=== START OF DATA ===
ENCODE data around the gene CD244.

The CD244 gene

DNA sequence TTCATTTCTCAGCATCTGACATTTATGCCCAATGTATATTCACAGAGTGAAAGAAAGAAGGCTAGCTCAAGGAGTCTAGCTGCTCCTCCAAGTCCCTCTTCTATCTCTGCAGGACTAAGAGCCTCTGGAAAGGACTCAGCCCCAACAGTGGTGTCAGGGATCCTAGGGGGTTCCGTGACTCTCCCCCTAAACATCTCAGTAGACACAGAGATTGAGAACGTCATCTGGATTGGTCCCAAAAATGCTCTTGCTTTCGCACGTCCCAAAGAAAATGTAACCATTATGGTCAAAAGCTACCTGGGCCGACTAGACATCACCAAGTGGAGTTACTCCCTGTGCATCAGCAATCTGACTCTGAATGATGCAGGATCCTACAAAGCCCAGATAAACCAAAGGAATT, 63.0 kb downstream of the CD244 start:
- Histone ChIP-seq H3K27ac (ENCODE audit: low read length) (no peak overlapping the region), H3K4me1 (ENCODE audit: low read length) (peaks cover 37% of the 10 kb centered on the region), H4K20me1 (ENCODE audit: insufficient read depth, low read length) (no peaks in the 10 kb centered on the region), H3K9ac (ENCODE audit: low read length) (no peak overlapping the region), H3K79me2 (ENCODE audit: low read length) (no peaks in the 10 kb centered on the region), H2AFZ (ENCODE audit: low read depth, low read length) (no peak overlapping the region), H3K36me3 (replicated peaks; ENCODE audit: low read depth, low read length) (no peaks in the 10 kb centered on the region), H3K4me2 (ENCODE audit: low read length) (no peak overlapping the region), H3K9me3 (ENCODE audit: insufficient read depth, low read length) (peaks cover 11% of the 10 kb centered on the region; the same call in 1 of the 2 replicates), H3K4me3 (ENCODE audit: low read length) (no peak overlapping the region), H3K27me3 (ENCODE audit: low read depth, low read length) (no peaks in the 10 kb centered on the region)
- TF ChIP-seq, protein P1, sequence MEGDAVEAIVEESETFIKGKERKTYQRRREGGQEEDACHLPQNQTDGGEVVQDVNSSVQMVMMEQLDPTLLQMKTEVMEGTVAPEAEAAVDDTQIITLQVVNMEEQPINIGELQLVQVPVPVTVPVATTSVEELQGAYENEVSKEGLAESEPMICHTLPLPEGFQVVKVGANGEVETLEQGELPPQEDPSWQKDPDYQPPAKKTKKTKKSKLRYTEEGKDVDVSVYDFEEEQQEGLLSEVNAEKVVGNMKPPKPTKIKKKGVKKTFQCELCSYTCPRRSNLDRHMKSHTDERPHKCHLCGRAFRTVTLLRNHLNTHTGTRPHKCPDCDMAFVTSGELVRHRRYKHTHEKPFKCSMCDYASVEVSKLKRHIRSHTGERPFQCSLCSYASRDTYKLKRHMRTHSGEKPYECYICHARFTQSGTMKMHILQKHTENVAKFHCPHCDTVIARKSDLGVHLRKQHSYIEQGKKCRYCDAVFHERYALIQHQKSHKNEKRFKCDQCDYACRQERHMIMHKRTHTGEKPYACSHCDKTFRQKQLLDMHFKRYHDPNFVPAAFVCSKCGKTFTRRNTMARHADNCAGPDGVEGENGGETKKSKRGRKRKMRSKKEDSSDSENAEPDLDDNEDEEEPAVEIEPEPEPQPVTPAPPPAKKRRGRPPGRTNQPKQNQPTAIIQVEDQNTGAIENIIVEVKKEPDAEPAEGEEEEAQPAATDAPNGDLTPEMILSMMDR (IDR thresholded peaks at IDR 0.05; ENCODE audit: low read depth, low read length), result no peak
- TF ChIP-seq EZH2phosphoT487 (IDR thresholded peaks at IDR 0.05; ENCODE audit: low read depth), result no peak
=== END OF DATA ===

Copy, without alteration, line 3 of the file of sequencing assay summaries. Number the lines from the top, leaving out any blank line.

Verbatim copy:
DNA sequence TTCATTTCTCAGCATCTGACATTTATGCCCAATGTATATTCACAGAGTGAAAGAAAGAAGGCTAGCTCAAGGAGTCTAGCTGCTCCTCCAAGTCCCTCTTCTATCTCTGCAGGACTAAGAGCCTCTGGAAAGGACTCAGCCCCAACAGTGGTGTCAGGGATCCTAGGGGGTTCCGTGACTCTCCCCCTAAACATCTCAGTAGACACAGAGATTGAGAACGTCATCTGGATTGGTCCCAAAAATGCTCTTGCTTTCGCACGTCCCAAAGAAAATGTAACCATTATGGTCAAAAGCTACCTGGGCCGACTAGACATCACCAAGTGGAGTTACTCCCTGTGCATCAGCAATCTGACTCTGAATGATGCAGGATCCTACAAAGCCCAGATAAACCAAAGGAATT, 63.0 kb downstream of the CD244 start: